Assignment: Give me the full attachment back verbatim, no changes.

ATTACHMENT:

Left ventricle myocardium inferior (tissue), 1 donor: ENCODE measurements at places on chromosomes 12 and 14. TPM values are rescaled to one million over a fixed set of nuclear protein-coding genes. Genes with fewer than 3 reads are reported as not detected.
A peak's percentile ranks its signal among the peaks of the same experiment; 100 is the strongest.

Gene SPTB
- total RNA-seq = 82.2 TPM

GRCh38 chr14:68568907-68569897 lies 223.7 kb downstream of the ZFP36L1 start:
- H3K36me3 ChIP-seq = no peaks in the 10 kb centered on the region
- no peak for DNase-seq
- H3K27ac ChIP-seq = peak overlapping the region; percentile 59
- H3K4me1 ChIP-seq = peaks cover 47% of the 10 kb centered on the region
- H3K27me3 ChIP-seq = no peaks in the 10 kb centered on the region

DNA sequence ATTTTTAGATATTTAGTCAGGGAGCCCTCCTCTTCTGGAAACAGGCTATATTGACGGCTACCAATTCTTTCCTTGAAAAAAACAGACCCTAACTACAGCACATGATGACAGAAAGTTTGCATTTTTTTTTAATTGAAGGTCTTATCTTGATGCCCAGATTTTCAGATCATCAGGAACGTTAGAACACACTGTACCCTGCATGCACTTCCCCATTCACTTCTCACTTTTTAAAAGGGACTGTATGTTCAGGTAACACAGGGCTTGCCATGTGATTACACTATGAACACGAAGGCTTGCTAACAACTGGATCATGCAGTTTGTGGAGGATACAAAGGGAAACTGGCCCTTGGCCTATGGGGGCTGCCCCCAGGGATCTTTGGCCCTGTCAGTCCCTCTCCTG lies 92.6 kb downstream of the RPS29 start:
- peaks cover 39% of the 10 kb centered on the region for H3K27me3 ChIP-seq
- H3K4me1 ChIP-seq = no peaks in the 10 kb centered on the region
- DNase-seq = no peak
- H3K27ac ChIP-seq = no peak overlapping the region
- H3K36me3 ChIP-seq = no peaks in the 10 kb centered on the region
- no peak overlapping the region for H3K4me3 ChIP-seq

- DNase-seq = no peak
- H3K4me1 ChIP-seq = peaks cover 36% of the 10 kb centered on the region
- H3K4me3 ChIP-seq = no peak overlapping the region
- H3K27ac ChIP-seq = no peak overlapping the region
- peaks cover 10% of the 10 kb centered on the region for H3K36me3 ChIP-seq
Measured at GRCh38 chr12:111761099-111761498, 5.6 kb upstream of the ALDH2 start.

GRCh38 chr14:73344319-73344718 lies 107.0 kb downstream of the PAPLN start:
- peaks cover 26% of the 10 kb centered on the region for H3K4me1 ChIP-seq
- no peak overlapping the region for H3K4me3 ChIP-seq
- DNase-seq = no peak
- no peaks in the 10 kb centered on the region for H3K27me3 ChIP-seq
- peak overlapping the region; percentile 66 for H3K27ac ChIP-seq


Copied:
Left ventricle myocardium inferior (tissue), 1 donor: ENCODE measurements at places on chromosomes 12 and 14. TPM values are rescaled to one million over a fixed set of nuclear protein-coding genes. Genes with fewer than 3 reads are reported as not detected.
A peak's percentile ranks its signal among the peaks of the same experiment; 100 is the strongest.

Gene SPTB
- total RNA-seq = 82.2 TPM

GRCh38 chr14:68568907-68569897 lies 223.7 kb downstream of the ZFP36L1 start:
- H3K36me3 ChIP-seq = no peaks in the 10 kb centered on the region
- no peak for DNase-seq
- H3K27ac ChIP-seq = peak overlapping the region; percentile 59
- H3K4me1 ChIP-seq = peaks cover 47% of the 10 kb centered on the region
- H3K27me3 ChIP-seq = no peaks in the 10 kb centered on the region

DNA sequence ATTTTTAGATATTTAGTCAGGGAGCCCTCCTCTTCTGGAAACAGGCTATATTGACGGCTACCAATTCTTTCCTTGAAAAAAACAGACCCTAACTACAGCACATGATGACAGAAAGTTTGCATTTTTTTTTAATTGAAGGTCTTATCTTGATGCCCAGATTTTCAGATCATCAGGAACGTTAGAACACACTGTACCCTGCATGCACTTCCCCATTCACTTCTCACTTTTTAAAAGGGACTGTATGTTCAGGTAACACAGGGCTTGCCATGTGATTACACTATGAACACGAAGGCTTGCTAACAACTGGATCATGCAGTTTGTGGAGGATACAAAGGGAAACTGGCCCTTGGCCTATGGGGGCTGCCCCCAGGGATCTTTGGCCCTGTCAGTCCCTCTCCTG lies 92.6 kb downstream of the RPS29 start:
- peaks cover 39% of the 10 kb centered on the region for H3K27me3 ChIP-seq
- H3K4me1 ChIP-seq = no peaks in the 10 kb centered on the region
- DNase-seq = no peak
- H3K27ac ChIP-seq = no peak overlapping the region
- H3K36me3 ChIP-seq = no peaks in the 10 kb centered on the region
- no peak overlapping the region for H3K4me3 ChIP-seq

- DNase-seq = no peak
- H3K4me1 ChIP-seq = peaks cover 36% of the 10 kb centered on the region
- H3K4me3 ChIP-seq = no peak overlapping the region
- H3K27ac ChIP-seq = no peak overlapping the region
- peaks cover 10% of the 10 kb centered on the region for H3K36me3 ChIP-seq
Measured at GRCh38 chr12:111761099-111761498, 5.6 kb upstream of the ALDH2 start.

GRCh38 chr14:73344319-73344718 lies 107.0 kb downstream of the PAPLN start:
- peaks cover 26% of the 10 kb centered on the region for H3K4me1 ChIP-seq
- no peak overlapping the region for H3K4me3 ChIP-seq
- DNase-seq = no peak
- no peaks in the 10 kb centered on the region for H3K27me3 ChIP-seq
- peak overlapping the region; percentile 66 for H3K27ac ChIP-seq